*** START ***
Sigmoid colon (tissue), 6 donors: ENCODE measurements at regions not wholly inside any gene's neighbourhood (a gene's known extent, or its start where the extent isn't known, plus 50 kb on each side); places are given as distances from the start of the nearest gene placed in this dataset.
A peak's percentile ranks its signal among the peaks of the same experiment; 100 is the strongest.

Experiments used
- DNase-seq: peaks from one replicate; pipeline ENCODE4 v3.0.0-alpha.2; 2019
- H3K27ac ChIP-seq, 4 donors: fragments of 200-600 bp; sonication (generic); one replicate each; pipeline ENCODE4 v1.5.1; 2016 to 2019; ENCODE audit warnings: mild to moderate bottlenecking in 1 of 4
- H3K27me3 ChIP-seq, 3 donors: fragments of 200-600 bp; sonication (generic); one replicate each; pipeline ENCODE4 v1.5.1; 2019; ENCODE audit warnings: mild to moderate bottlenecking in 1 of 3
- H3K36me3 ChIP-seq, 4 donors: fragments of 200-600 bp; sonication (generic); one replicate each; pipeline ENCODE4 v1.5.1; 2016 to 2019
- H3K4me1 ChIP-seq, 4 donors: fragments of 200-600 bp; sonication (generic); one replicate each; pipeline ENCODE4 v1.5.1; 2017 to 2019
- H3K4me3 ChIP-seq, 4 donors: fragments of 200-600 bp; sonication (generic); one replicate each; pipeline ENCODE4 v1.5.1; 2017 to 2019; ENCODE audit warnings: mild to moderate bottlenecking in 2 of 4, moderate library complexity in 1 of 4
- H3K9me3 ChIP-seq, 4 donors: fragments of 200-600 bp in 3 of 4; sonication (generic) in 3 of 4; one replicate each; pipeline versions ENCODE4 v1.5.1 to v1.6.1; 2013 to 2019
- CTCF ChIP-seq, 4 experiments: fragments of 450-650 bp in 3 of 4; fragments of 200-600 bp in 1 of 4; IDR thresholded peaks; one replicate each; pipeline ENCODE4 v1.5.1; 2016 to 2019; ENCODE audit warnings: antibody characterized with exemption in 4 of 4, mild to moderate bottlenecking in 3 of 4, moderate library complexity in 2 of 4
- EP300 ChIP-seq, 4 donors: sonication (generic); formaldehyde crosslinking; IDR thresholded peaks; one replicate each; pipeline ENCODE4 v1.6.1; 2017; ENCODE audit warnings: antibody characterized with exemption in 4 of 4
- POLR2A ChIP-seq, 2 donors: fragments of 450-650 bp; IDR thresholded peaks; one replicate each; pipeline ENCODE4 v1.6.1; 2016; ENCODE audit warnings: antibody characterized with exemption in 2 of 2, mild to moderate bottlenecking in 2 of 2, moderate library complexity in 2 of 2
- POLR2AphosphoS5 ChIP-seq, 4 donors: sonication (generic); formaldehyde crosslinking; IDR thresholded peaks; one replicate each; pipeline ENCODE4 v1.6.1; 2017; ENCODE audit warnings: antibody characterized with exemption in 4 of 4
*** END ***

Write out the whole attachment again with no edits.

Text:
Sigmoid colon (tissue), 6 donors: ENCODE measurements at regions not wholly inside any gene's neighbourhood (a gene's known extent, or its start where the extent isn't known, plus 50 kb on each side); places are given as distances from the start of the nearest gene placed in this dataset.
A peak's percentile ranks its signal among the peaks of the same experiment; 100 is the strongest.

Experiments used
- DNase-seq: peaks from one replicate; pipeline ENCODE4 v3.0.0-alpha.2; 2019
- H3K27ac ChIP-seq, 4 donors: fragments of 200-600 bp; sonication (generic); one replicate each; pipeline ENCODE4 v1.5.1; 2016 to 2019; ENCODE audit warnings: mild to moderate bottlenecking in 1 of 4
- H3K27me3 ChIP-seq, 3 donors: fragments of 200-600 bp; sonication (generic); one replicate each; pipeline ENCODE4 v1.5.1; 2019; ENCODE audit warnings: mild to moderate bottlenecking in 1 of 3
- H3K36me3 ChIP-seq, 4 donors: fragments of 200-600 bp; sonication (generic); one replicate each; pipeline ENCODE4 v1.5.1; 2016 to 2019
- H3K4me1 ChIP-seq, 4 donors: fragments of 200-600 bp; sonication (generic); one replicate each; pipeline ENCODE4 v1.5.1; 2017 to 2019
- H3K4me3 ChIP-seq, 4 donors: fragments of 200-600 bp; sonication (generic); one replicate each; pipeline ENCODE4 v1.5.1; 2017 to 2019; ENCODE audit warnings: mild to moderate bottlenecking in 2 of 4, moderate library complexity in 1 of 4
- H3K9me3 ChIP-seq, 4 donors: fragments of 200-600 bp in 3 of 4; sonication (generic) in 3 of 4; one replicate each; pipeline versions ENCODE4 v1.5.1 to v1.6.1; 2013 to 2019
- CTCF ChIP-seq, 4 experiments: fragments of 450-650 bp in 3 of 4; fragments of 200-600 bp in 1 of 4; IDR thresholded peaks; one replicate each; pipeline ENCODE4 v1.5.1; 2016 to 2019; ENCODE audit warnings: antibody characterized with exemption in 4 of 4, mild to moderate bottlenecking in 3 of 4, moderate library complexity in 2 of 4
- EP300 ChIP-seq, 4 donors: sonication (generic); formaldehyde crosslinking; IDR thresholded peaks; one replicate each; pipeline ENCODE4 v1.6.1; 2017; ENCODE audit warnings: antibody characterized with exemption in 4 of 4
- POLR2A ChIP-seq, 2 donors: fragments of 450-650 bp; IDR thresholded peaks; one replicate each; pipeline ENCODE4 v1.6.1; 2016; ENCODE audit warnings: antibody characterized with exemption in 2 of 2, mild to moderate bottlenecking in 2 of 2, moderate library complexity in 2 of 2
- POLR2AphosphoS5 ChIP-seq, 4 donors: sonication (generic); formaldehyde crosslinking; IDR thresholded peaks; one replicate each; pipeline ENCODE4 v1.6.1; 2017; ENCODE audit warnings: antibody characterized with exemption in 4 of 4